The USPS is a wondrous American creation. Six days a week it delivers an average of 563 million pieces of mail—40 percent of the entire world's volume. For the price of a 44¢ stamp, you can mail a letter anywhere within the nation's borders. The service will carry it by pack mule to the Havasupai Indian reservation at the bottom of the Grand Canyon. Mailmen on snowmobiles take it to the wilds of Alaska. If your recipient can no longer be found, the USPS will return it at no extra charge. It may be the greatest bargain on earth.

It takes an enormous organization to carry out such a mission. The USPS has 571,566 full-time workers, making it the country's second-largest civilian employer after Wal-Mart Stores (WMT). It has 31,871 post offices, more than the combined domestic retail outlets of Wal-Mart, Starbucks (SBUX), and McDonald's (MCD). Last year its revenues were $67 billion, and its expenses were even greater. Postal service executives proudly note that if it were a private company, it would be No. 29 on the Fortune 500.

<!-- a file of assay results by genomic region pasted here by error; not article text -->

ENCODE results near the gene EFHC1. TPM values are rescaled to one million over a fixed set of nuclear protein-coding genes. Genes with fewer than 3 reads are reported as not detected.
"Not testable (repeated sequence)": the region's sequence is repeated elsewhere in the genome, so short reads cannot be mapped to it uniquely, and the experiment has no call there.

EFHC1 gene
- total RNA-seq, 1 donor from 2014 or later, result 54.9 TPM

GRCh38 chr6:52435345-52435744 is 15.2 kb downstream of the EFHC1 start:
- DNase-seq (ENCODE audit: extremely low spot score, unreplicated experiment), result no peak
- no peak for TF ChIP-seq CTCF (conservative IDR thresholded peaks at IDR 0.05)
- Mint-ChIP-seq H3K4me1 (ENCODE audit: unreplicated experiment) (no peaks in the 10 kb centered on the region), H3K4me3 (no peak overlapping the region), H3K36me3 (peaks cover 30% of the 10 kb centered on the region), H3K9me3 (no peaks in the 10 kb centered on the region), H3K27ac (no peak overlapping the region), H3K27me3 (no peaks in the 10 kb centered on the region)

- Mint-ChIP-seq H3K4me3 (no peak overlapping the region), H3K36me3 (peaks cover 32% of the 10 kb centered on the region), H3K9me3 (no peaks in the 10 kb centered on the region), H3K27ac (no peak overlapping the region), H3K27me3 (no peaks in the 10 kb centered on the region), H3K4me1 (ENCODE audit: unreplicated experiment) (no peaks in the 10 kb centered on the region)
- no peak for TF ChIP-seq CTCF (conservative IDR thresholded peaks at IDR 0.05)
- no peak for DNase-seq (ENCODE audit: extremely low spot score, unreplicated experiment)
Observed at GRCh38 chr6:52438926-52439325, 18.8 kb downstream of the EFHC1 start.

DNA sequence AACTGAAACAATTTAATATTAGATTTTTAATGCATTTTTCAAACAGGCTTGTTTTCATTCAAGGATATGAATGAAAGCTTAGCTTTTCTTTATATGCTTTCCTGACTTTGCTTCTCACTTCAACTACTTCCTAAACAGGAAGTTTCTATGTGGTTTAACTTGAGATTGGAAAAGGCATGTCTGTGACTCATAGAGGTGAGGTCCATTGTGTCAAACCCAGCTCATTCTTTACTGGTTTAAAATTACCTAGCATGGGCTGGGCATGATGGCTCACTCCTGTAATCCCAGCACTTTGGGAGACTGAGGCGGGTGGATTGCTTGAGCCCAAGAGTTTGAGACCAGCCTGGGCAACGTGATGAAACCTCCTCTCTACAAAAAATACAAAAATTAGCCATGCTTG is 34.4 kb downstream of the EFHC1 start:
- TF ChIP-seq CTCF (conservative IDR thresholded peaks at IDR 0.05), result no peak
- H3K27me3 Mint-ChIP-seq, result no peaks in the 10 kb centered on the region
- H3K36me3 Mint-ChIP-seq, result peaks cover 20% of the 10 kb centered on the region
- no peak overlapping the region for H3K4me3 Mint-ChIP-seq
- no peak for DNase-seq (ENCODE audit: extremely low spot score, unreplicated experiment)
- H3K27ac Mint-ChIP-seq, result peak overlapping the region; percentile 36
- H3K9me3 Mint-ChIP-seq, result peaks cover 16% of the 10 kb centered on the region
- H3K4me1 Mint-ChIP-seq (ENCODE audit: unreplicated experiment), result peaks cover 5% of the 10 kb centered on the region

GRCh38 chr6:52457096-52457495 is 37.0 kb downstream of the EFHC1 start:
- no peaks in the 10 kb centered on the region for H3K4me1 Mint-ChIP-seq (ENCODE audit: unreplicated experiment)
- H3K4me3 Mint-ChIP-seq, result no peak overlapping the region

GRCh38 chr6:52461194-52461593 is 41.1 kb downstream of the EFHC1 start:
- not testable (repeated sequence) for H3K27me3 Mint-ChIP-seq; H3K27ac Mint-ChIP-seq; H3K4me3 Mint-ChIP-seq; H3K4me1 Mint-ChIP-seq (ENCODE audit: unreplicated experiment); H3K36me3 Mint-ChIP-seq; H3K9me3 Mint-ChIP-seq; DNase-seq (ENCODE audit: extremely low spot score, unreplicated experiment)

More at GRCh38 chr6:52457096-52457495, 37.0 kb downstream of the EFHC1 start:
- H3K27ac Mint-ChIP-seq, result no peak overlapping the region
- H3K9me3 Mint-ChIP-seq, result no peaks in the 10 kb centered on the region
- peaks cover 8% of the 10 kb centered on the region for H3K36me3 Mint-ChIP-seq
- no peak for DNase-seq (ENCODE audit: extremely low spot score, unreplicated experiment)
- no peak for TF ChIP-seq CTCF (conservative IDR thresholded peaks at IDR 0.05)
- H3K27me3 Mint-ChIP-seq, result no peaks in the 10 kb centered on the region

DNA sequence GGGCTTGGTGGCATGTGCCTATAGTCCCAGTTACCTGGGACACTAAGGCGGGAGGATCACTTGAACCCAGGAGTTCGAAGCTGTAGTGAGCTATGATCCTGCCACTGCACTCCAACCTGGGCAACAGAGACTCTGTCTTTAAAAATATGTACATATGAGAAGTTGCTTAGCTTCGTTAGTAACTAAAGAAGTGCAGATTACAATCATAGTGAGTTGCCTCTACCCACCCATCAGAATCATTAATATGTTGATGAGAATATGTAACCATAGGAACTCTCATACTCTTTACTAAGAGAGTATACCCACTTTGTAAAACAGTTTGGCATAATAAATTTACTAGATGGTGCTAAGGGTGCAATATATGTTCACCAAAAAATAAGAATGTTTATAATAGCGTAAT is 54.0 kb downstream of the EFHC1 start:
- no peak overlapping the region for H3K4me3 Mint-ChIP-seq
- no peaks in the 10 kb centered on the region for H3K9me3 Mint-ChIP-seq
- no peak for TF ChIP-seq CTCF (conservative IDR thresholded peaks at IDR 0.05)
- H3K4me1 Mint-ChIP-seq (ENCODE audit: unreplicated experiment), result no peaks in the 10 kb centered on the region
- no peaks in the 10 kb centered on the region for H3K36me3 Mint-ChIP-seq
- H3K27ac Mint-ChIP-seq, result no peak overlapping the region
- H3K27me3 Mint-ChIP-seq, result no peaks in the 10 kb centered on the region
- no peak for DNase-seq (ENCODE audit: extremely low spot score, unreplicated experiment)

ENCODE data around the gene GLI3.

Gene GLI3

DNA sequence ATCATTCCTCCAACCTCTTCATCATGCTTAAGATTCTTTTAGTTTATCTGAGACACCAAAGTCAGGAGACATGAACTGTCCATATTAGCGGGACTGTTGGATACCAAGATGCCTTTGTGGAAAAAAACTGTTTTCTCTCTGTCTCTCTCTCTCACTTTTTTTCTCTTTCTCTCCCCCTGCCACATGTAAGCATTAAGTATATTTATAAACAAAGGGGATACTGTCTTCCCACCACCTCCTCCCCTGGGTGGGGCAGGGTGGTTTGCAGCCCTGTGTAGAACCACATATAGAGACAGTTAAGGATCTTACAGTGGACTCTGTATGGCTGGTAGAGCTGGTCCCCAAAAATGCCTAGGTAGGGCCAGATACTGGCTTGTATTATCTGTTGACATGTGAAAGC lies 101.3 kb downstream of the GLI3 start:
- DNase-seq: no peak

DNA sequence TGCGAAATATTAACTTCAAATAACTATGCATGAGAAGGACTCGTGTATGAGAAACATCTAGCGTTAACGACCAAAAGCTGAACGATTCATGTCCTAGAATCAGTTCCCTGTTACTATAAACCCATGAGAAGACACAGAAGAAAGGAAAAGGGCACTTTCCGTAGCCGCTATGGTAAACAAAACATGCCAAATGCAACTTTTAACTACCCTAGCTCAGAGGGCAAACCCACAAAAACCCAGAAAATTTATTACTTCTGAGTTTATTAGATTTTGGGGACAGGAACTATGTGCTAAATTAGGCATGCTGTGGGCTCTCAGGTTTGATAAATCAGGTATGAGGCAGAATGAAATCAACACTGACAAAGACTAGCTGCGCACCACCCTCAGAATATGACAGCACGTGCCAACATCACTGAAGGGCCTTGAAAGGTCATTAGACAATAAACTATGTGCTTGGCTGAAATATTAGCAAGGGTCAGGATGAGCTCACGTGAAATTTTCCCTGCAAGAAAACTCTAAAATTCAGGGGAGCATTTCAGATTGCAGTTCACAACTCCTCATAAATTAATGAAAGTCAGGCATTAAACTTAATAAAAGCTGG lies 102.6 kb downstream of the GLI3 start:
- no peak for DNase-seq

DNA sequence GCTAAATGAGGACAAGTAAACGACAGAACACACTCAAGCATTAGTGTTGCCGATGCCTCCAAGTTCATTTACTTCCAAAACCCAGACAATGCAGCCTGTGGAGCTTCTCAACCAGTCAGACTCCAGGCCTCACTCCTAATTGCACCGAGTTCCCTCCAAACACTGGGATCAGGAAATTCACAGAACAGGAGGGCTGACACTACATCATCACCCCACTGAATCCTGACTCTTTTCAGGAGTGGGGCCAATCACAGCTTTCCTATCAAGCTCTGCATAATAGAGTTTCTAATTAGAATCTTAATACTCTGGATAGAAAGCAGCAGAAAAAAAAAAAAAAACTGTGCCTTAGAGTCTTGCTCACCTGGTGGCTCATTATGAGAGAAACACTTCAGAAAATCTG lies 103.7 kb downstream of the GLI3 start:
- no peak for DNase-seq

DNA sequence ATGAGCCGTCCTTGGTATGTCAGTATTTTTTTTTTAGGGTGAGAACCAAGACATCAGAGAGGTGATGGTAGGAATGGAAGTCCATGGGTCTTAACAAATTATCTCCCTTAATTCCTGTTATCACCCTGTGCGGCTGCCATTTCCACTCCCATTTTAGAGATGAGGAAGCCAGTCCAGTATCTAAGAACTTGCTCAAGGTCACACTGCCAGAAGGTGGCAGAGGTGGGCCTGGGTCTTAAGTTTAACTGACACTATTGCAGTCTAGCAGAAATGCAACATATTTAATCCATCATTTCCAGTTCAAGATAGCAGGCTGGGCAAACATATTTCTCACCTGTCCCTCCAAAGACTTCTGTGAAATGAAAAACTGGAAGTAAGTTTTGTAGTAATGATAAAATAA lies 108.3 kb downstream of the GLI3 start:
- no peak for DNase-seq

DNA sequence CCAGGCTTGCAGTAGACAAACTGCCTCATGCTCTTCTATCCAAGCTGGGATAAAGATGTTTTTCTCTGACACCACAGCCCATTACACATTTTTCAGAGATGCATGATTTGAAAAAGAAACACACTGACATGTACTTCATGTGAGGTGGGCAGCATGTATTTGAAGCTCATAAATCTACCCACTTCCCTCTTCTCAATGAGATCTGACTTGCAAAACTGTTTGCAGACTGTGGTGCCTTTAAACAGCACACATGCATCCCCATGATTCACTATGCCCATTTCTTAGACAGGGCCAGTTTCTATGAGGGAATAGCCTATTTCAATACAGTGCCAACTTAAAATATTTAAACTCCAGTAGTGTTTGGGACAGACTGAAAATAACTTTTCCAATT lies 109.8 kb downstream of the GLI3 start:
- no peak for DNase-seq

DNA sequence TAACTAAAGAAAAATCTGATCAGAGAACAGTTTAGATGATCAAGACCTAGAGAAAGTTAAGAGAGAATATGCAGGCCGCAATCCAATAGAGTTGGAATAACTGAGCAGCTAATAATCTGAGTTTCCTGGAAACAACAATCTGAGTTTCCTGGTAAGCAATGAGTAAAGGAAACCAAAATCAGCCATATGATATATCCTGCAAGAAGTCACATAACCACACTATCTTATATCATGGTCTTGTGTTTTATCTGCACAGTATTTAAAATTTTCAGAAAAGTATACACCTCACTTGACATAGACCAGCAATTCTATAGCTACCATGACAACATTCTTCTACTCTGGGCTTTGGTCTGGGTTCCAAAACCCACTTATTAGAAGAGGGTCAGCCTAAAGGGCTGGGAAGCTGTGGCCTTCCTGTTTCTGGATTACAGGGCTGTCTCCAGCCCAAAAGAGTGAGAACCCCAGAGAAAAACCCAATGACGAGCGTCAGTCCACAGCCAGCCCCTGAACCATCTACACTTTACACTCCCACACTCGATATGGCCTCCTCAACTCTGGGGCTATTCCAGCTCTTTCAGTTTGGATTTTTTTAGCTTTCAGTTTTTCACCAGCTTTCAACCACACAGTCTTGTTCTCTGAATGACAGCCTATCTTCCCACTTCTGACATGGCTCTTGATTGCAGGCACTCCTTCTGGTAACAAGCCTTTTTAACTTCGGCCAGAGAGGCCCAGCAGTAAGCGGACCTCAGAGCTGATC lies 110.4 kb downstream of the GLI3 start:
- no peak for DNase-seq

How big are these problems?

Sunday Morning Open Thread: Fractured Fragments - Classical poem meets classic video game mashup, xkcd Edition

  • Posted on: 5 June 2011
  • By: Open Thread

Now that was something I never thought I'd do: put the name "Emily Dickinson" in the same tagline as "Grand Theft Auto." Gotta love me some xkcd. He's at least as twisted as I am.

The Carriage
Click to enlarge. Attribution: xkcd.1

Now that's an image that's sure to cause a few folks to think about Emily Dickinson's work a little differently from now on.

Footnote references only over the fold.